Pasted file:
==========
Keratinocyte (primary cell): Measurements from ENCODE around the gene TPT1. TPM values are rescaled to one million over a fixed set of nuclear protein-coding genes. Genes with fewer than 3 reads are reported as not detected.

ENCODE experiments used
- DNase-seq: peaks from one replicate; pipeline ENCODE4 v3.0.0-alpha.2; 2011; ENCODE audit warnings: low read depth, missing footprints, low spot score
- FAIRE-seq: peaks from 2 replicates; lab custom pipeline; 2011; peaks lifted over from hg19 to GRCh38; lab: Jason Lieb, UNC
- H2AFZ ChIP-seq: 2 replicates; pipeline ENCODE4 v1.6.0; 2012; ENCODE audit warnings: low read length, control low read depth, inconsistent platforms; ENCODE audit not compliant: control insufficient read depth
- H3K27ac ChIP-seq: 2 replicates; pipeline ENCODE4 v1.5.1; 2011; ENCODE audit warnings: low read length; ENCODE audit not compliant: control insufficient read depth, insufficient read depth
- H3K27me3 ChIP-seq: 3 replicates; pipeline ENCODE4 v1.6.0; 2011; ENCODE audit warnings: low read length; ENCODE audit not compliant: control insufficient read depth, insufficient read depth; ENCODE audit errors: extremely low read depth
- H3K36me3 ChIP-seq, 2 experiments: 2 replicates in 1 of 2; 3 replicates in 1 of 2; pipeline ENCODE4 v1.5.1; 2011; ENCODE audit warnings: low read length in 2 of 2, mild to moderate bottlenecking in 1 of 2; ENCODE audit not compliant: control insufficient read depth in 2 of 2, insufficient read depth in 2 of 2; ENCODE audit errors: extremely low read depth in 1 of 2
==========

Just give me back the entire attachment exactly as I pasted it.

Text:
Keratinocyte (primary cell): Measurements from ENCODE around the gene TPT1. TPM values are rescaled to one million over a fixed set of nuclear protein-coding genes. Genes with fewer than 3 reads are reported as not detected.

ENCODE experiments used
- DNase-seq: peaks from one replicate; pipeline ENCODE4 v3.0.0-alpha.2; 2011; ENCODE audit warnings: low read depth, missing footprints, low spot score
- FAIRE-seq: peaks from 2 replicates; lab custom pipeline; 2011; peaks lifted over from hg19 to GRCh38; lab: Jason Lieb, UNC
- H2AFZ ChIP-seq: 2 replicates; pipeline ENCODE4 v1.6.0; 2012; ENCODE audit warnings: low read length, control low read depth, inconsistent platforms; ENCODE audit not compliant: control insufficient read depth
- H3K27ac ChIP-seq: 2 replicates; pipeline ENCODE4 v1.5.1; 2011; ENCODE audit warnings: low read length; ENCODE audit not compliant: control insufficient read depth, insufficient read depth
- H3K27me3 ChIP-seq: 3 replicates; pipeline ENCODE4 v1.6.0; 2011; ENCODE audit warnings: low read length; ENCODE audit not compliant: control insufficient read depth, insufficient read depth; ENCODE audit errors: extremely low read depth
- H3K36me3 ChIP-seq, 2 experiments: 2 replicates in 1 of 2; 3 replicates in 1 of 2; pipeline ENCODE4 v1.5.1; 2011; ENCODE audit warnings: low read length in 2 of 2, mild to moderate bottlenecking in 1 of 2; ENCODE audit not compliant: control insufficient read depth in 2 of 2, insufficient read depth in 2 of 2; ENCODE audit errors: extremely low read depth in 1 of 2